has officially hit 2 billion monthly users, solidifying the company's position as the largest, most influential social network in the world. Facebook CEO Mark Zuckerberg announced the milestone on the social network on Tuesday. "As of this morning, the Facebook community is now officially 2 billion people!" Zuckerberg said in his post. "We're making progress connecting the world, and now let's bring the world closer together."
When filed to go public in early 2012, Mark Zuckerberg noted that the social network wasn’t originally designed to be a company. “It was built to accomplish a social mission — to make the world more open and connected,” Zuckerberg wrote in Facebook’s S-1 filing, presenting the business as an engine supporting this goal. Now, five years later, the social network’s CEO still believes Facebook’s primary purpose is a social one, but he’s ready to update this mission for the first time.
Before COO Sheryl Sandberg takes the stage at a growth conference in downtown New Orleans, Louisiana on a Tuesday last month, she has already met a range of small businesses: Miss Jessie’s, which specializes in products for curly hair; Fleur De Lis, a fitness and lifestyle coaching business; Mogul, a media company; and Surprise Ride, a monthly subscription box for fostering creativity, among other firms.
Muck Rack makes it simple to find people, tweets, or articles that mention any name, keyword, company, hashtag etc. We've compiled this guide to help you make the most of your search.
Selecting a term
Start searching tweets, articles from media outlets, articles mentioned in tweets, journalists'
names, titles and bios with some suggested searches:
Companies or Topics (e.g. iPhone, Microsoft)
Phrases (e.g. "cloud computing") — use quotes to keep the terms together
Twitter handles (e.g. @username) — returns those who have mentioned or replied to
Names (e.g. "David Pogue")
Hashtags (e.g. #sxsw, #london2012)
Bio details (e.g. vegan, Olympics, father)
Muck Rack's Advanced Search allows for many boolean operators.
Find results that mention multiple specified terms, use AND or
+. For example, ensure each result contains both Elon Musk and Mark Zuckerberg by
searching Obama AND Romney or Obama + Romney.
Use the operators OR or , to broaden your search when you'd like either of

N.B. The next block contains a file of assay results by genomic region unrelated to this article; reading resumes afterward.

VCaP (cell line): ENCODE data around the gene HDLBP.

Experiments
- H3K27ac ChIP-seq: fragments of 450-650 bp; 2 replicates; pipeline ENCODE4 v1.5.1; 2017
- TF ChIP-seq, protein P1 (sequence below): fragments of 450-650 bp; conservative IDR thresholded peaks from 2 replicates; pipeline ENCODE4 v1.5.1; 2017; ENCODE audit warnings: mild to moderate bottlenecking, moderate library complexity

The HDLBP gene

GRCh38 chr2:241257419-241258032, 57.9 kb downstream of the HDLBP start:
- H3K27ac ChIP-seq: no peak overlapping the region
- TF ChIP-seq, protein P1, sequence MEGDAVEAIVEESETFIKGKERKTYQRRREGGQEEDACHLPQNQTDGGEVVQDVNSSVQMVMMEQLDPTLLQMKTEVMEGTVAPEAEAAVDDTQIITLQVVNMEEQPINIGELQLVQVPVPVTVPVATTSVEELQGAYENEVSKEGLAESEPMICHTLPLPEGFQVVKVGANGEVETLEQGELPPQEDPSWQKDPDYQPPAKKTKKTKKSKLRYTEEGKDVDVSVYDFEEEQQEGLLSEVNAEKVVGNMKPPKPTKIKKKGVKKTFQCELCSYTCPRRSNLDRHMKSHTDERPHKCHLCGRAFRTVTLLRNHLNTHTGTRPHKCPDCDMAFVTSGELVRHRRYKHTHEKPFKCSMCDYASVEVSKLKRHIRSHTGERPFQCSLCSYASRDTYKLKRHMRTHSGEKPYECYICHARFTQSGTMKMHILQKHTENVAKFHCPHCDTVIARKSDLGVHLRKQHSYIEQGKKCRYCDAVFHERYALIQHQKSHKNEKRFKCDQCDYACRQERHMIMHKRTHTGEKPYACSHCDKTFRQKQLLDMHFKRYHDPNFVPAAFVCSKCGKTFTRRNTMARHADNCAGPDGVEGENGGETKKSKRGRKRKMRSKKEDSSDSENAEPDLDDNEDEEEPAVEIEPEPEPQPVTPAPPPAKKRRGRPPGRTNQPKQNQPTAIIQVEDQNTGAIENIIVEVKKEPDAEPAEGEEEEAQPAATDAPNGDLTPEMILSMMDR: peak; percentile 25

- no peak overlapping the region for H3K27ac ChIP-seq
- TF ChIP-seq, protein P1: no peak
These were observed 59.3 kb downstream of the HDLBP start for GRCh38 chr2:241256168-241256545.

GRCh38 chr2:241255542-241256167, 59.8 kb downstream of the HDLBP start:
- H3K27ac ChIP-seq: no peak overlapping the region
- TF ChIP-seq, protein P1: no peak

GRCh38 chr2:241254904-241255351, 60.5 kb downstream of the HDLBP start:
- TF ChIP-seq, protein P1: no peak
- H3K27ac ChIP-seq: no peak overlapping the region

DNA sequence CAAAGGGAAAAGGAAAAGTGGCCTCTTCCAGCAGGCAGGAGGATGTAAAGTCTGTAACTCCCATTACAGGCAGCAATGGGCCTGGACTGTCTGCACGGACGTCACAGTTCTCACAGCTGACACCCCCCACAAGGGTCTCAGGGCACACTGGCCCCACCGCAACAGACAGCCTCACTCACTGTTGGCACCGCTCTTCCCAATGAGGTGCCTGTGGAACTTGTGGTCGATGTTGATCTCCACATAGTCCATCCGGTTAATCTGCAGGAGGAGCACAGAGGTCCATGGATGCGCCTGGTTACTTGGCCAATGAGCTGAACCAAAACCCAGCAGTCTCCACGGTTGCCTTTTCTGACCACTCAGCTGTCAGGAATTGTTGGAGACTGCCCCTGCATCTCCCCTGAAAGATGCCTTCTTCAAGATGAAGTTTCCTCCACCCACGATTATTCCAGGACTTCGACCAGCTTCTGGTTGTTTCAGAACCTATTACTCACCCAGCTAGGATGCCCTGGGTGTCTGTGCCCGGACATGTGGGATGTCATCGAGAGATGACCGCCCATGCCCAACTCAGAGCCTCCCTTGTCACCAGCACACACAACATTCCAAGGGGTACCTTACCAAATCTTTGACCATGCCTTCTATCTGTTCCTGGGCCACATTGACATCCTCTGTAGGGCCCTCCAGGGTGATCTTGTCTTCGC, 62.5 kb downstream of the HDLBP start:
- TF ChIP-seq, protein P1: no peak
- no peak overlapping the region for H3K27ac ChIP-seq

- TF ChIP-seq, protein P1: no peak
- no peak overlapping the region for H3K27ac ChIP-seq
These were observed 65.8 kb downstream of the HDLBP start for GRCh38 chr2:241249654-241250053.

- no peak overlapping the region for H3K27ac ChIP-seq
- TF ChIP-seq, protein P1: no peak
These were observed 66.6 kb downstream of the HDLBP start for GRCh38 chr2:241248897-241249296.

multiple terms to appear in results. (This is the default behavior of our search when no operators
are used.) For example, search for democrat OR republican to find results that refer to
Democrats and/or Republicans.
Use NOT or - to subtract results from your search. For
example, searching Disney will yield results about the Walt Disney Company as well as Walt Disney
World Resort. To exclude mentions of Disney World, search for Disney -World or Disney
When using one of these operators with a phrase, enclose it in quotation marks. For example, you can
find results about smartphones excluding Apple's iPhone 4S by searching smartphone -"iPhone
Exact case matching or punctuation
If you're searching for a brand name or keyword that relies on specific punctuation marks or capitalization, you can
find results that match your exact query by adding matchcase: before the keyword you're searching for, like matchcase:E*TRADE .
Use parentheses to separate multiple
boolean phrases. For example, to find journalists talking about having fun in Disney World or
Disneyland, search for ("disney world" OR disneyland) AND fun.
An asterisk can be used to search for any variation of a root word truncated by the asterisk. For example, searching for admin* will return results for administrator, administration, administer, administered, etc.
A near operator is an AND operator where you can control the distance between the words. You can vary the distance the near operation uses by adding a forward slash and number (between 0-99) such as strawberries NEAR/10 "whipped cream", which means the strawberries must exist within 10 words of "whipped cream".